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Impact of the Atlantic Warm Pool on precipitation and temperature in Florida during North Atlantic cold spells

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Author: Donders, T.H. · Boer, H.J. de · Finsinger, W. · Grimm, E.C. · Dekker, S.C. · Reichart, G.J. · Wagner-Cremer, F.
Source:Climate Dynamics, 1, 36, 109-118
Identifier: 426512
doi: doi:10.1007/s00382-009-0702-9
Keywords: Geosciences · Abrupt climate change · Atlantic Warm Pool · Florida · Heinrich events · Loop Current · Low latitudes · Earth & Environment · PG - Petroleum Geosciences · EELS - Earth, Environmental and Life Sciences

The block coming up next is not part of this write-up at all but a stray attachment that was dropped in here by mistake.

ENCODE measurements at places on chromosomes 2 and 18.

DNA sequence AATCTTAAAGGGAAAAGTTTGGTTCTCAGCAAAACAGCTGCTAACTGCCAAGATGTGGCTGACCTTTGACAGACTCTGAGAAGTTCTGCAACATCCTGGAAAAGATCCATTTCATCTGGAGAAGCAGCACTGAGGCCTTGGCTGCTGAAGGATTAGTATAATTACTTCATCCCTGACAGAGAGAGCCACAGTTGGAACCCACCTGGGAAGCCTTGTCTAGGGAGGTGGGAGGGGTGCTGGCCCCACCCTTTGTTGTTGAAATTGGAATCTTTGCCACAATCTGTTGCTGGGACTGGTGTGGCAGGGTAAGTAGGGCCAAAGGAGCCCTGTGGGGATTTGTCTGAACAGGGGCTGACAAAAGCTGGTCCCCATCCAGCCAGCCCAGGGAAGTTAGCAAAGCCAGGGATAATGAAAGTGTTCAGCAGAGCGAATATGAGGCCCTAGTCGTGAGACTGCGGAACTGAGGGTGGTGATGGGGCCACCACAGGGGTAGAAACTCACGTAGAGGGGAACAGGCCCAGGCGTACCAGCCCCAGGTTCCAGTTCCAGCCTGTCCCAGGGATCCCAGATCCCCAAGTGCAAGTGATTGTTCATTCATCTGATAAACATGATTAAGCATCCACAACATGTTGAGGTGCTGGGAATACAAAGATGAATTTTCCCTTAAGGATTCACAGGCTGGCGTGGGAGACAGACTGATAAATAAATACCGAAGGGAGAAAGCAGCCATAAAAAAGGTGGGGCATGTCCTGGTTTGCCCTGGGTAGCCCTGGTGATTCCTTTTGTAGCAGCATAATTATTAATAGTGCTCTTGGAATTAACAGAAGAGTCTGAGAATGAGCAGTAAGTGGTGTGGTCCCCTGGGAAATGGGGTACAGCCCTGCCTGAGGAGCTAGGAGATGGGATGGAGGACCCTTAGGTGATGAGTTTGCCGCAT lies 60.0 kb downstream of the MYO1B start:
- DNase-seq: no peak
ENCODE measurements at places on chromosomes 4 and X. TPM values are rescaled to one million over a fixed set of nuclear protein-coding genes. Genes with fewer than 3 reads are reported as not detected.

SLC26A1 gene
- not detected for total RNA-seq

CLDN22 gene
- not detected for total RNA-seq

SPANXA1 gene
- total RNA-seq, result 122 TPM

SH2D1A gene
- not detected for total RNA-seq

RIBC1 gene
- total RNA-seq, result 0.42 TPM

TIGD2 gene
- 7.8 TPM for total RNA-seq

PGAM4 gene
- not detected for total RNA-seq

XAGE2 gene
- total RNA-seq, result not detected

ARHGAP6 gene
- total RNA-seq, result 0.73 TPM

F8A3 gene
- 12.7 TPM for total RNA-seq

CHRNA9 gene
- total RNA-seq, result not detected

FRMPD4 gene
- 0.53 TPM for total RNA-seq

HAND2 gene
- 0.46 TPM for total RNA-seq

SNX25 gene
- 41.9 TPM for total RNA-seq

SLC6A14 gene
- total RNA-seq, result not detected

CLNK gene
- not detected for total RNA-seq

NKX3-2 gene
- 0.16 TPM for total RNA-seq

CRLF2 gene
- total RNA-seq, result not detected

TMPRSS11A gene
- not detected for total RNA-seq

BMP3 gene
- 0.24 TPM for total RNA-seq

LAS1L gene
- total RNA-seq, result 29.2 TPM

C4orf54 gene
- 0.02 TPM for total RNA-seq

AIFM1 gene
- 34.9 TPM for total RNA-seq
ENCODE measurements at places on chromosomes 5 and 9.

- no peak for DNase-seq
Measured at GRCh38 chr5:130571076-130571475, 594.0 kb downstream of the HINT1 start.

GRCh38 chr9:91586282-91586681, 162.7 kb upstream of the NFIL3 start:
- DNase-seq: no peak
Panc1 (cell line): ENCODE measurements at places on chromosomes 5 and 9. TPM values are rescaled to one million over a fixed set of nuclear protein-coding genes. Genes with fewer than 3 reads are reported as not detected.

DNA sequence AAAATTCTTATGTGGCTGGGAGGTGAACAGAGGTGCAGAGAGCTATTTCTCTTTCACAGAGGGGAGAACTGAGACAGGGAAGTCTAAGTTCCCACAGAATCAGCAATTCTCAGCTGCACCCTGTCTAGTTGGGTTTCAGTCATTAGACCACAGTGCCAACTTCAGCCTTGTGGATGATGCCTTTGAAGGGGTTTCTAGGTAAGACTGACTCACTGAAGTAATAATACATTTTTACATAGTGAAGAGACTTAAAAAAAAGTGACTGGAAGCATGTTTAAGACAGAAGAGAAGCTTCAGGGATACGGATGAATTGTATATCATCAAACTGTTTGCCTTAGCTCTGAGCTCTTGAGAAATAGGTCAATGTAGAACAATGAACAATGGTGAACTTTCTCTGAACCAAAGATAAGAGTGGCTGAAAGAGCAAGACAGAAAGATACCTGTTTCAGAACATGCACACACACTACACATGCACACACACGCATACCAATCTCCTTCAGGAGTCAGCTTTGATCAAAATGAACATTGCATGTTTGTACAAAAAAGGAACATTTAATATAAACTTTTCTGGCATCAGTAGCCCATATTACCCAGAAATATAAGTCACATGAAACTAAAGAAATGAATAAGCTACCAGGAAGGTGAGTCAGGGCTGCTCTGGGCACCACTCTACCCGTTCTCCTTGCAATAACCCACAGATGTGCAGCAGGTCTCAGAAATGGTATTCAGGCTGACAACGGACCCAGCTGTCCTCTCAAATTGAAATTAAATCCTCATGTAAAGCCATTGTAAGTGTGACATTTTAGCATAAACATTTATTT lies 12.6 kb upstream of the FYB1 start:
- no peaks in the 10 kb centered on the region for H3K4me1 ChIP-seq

Recurrent phases of increased pine at Lake Tulane, Florida have previously been related to strong stadials terminated by so-called Heinrich events. The climatic significance of these pine phases has been interpreted in different ways. Using a pollen-climate inference model, we quantified the climate changes and consistently found that mean summer precipitation (P<sub>JJA</sub>) increased (0.5-0.9 mm/day) and mean November temperature increased (2.0-3.0°C) during pine phases coeval with Heinrich events and the Younger Dryas. Marine sea surface temperature records indicate that potential sources for these moisture and heat anomalies are in the Gulf of Mexico and the western tropical Atlantic. We explain this low latitude warming by an increased Loop Current facilitated by persistence of the Atlantic Warm Pool during summer. This hypothesis is supported by a climate model sensitivity analysis. A positive heat anomaly in the Gulf of Mexico and equatorial Atlantic best approximates the pollen-inferred climate reconstructions from Lake Tulane during the (stadials around) Heinrich events and the Younger Dryas. © 2009 The Author(s).